Hall of famer speaks: Riney pronounces 30-second ad dead

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The TV commercial is dead, according to the man who spent a 47-year career honing its art through his own work and by lending his voice to the work of others.

Hal Riney, who stepped aside as chairman of Publicis Groupe's Publicis & Hal Riney earlier this month, now says the Internet is the best means of reaching consumers.

"After at least two generations of television bombardment in the U.S., the magic of traditional advertising is no longer magic," declared Mr. Riney, a member of the American Advertising Federation Hall of Fame ranked by Ad Age as the 30th most influential person in advertising's last century. "The audience easily dismisses most of the messages they see or hear. As a result, more and more clients are abandoning conventional brand advertising in favor of efforts offering more immediate returns, i.e., coupons and price promotions."

Mr. Riney said the Internet "offers a better and far more extensive resource for information than the costly, predictable and often virtually ineffective 30-second commercial."

Mr. Riney, who turns 70 next month, has lent his voice to more than 200 commercials over the years and said that voice-over work accounted for 45% of his income at one point. It was also his commercial, created as part of the Tuesday Team that helped Ronald Reagan get elected in 1984. As part of the "It's morning in America" campaign, Mr. Riney created "The Bear," a spot that used a lumbering black bear as a metaphor for the Soviet Union during the Cold War era.

Now, with his original three-year Publicis contract concluded, Mr. Riney is working on a contract extension as chairman emeritus for the agency he founded in 1986, a title selected for "an opportunity it offered for others to assume some of the titles and responsibilities I'd vacated. That, I'm sure, will all happen."

He declined to comment on who those executives would be, and what role they would play. Publicis' Chairman-CEO "Maurice [Levy] is going to have some say in how this agency evolves," he said.

Mr. Riney's pronouncement comes as the agency he founded grapples with evolution. Publicis & Hal Riney, now with about 200 employees and an estimated $525 million in billings, has wrestled for a long time with how to move to the next generation. Currently, the agency's creative direction is shepherded by agency President Scott Marshall, who oversees its creative teams. He insists the shop will not be overhauled despite the loss of the $300 million General Motors Corp.'s Saturn account and its subsequent failure to win the $160 million Hyundai Motor America business.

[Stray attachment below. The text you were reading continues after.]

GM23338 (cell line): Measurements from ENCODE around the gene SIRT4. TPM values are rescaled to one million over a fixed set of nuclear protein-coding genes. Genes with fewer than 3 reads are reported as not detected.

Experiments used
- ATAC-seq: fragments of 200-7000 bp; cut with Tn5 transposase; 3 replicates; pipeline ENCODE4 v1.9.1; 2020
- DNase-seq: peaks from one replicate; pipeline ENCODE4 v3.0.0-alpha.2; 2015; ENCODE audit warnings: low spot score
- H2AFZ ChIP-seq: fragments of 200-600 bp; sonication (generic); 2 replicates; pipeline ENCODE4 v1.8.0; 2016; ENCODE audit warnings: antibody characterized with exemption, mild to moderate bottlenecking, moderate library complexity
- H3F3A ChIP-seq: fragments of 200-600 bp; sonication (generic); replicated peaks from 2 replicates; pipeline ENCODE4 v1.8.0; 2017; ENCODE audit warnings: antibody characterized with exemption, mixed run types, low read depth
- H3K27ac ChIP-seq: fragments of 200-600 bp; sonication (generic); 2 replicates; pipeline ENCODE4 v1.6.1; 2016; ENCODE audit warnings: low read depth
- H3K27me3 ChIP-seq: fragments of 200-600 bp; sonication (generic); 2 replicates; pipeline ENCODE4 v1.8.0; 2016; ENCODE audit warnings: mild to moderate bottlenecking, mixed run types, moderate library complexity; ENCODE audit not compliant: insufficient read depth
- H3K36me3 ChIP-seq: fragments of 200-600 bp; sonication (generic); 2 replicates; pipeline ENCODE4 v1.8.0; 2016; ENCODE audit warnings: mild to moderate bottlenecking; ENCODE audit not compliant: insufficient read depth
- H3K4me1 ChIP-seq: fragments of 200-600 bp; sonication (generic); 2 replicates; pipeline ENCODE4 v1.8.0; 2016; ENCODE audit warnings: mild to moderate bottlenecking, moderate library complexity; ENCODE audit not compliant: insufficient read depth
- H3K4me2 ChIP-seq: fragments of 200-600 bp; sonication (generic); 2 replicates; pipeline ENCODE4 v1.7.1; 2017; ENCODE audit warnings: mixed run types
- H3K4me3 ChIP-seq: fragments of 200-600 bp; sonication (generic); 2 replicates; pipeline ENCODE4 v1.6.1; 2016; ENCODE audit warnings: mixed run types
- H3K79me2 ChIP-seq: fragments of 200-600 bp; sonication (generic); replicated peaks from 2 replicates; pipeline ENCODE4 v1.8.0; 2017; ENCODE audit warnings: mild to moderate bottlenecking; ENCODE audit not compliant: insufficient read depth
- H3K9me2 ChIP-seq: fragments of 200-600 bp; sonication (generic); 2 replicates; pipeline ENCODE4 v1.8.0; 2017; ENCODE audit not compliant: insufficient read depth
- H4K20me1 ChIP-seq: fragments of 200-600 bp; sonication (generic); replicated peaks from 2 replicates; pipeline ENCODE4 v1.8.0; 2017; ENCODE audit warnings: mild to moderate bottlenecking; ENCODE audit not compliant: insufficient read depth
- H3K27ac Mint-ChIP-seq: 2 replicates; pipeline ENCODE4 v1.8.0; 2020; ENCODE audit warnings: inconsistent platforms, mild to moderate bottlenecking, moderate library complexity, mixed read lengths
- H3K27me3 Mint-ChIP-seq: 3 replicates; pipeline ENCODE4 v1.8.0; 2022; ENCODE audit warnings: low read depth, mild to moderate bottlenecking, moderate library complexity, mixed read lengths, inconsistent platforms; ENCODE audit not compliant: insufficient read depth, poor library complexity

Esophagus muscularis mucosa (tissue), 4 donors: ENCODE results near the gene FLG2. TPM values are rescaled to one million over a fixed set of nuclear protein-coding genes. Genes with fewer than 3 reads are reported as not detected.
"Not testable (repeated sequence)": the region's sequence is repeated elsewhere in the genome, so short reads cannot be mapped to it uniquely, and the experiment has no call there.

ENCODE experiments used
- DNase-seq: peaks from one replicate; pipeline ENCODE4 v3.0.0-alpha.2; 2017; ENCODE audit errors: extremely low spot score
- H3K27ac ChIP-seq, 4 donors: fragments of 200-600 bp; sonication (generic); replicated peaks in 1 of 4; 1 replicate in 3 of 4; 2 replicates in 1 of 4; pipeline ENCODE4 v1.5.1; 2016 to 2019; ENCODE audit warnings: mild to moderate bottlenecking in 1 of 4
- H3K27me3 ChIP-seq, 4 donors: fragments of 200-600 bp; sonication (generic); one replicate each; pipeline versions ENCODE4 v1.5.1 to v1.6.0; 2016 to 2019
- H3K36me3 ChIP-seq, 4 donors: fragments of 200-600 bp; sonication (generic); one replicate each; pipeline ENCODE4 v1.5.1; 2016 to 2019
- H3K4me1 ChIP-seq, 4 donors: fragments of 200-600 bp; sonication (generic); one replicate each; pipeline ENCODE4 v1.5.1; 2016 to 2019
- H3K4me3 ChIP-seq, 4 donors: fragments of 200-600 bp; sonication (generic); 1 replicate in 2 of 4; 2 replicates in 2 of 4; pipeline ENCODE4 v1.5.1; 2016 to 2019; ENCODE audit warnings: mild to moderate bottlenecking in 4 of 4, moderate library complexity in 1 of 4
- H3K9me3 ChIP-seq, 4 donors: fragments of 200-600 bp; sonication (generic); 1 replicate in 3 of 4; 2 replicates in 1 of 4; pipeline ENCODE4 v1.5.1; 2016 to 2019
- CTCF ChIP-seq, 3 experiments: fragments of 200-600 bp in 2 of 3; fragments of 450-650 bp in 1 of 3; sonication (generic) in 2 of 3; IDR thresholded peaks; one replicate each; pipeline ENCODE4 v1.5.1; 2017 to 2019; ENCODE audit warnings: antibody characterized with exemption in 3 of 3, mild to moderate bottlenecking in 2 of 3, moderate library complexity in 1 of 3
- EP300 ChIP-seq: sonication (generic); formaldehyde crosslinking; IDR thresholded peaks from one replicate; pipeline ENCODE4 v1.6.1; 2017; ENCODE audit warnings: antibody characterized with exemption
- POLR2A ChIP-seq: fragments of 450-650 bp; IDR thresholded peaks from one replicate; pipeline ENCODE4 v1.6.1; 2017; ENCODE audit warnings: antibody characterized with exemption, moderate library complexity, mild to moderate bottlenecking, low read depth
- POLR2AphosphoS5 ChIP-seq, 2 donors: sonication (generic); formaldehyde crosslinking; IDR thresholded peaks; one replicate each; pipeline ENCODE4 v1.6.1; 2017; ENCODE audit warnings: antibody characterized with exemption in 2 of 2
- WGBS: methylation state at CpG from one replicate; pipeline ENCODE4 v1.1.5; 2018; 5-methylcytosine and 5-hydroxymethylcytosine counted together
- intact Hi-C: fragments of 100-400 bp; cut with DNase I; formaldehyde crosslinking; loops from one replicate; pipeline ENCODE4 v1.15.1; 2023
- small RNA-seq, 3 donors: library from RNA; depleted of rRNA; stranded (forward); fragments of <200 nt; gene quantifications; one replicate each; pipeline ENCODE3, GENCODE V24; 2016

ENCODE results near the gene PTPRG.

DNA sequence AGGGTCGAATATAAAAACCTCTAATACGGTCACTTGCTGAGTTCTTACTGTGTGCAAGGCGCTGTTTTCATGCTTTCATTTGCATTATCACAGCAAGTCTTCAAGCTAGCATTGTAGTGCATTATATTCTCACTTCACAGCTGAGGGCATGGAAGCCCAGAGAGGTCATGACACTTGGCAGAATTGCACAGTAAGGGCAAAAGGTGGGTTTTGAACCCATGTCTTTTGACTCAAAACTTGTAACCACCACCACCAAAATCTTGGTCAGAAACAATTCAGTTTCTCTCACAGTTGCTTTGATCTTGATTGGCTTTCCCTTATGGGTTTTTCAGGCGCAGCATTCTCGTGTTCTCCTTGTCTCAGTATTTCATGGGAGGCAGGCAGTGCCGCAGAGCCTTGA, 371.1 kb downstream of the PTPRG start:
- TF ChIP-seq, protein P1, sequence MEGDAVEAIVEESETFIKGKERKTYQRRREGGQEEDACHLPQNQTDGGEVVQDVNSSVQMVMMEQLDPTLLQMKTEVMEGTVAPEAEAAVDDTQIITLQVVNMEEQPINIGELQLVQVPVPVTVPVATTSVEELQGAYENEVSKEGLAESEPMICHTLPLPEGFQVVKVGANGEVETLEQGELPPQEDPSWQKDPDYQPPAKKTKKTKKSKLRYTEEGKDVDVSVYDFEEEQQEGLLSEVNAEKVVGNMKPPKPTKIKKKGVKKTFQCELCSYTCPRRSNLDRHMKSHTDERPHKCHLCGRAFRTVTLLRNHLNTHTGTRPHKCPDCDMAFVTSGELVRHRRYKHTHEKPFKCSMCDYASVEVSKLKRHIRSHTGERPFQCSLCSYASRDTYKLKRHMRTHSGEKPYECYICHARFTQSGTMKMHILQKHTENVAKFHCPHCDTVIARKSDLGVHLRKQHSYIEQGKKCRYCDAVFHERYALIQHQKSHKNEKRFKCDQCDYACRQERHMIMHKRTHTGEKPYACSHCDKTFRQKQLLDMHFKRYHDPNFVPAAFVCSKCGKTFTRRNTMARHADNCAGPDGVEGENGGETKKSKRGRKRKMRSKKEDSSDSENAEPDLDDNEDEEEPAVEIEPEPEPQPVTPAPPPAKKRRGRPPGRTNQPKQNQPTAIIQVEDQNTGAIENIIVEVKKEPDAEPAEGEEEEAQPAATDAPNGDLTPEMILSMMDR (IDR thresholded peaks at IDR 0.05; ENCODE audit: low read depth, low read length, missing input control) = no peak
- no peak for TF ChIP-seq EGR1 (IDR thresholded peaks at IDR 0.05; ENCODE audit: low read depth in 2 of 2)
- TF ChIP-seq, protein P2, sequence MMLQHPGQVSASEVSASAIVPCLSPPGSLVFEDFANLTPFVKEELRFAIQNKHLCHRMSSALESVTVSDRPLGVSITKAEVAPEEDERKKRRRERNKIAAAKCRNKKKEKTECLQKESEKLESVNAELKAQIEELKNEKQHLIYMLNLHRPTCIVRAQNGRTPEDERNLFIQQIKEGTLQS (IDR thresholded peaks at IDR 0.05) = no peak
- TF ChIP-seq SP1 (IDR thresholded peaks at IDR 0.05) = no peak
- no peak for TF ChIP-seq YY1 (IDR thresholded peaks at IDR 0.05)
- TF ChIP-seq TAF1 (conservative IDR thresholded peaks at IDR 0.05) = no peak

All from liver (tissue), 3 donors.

For a time, Mr. Riney said consideration was given to taking his name off the door. Eventually, "the consensus was that we might lose more than we'd gain," by doing so, he said.

However, Mr. Riney's name on the door also presents another challenge, since his familiar voice and tug-at-the-heartstrings style has become something of an ad genre that has been dubbed "Riney-esque" in the style of his defining E. & J. Gallo Winery's "All the Best" campaign and Saturn's "It's Spring in Spring Hill."

"Rightly or wrongly, incorrectly or correctly, for better or for worse, Riney's work has been tagged," said Russel Wohlwerth, principal of agency search consultant Select Resources International, West Hollywood, Calif. Even though some of his most famous work is of a different style, such as his Bartles & Jaymes ads for Gallo, the tug at the heartstring is "what he has come to stand for and what the agency has come to stand for," Mr. Wohlwerth said.

Mr. Riney acknowledged the issue, saying clients often came to his shop-and to other agencies as well-for commercials of a particular genre.

He also expressed consternation about the agency's loss of Saturn-a signature account for Mr. Riney, who was key in creating the breakthrough positioning and advertising for its "Different kind of company, different kind of car" campaign. Mr. Riney said Publicis' Mr. Levy, as is his custom, failed to consult other agencies in his holding company about the purchase of Saatchi & Saatchi, agency for Toyota Motor Sales USA, which drew fire from Saturn.

That alone, however, was not the reason the account went into review, Mr. Riney said. Changes at the client "fore-ordained" a new agency would be selected. "If we had Jesus Christ as the spokesman, it would have made no difference at all."

He's also miffed that after a 10-year relationship the auto maker did not spare the shop an expensive pitch. "It was discourteous," he said.

Mr. Riney, who said he loathes the idea of retirement, has mulled opening a new ad shop, one with a new organization better positioned for the future, likely consisting simply of a handful of creative thinkers freed from today's strategy-based ad development processes. "We've got to start rethinking the whole thing," he said of the agency business.

But don't expect Mr. Riney to put his name on the new shop's door. Publicis, he said, owns his name.

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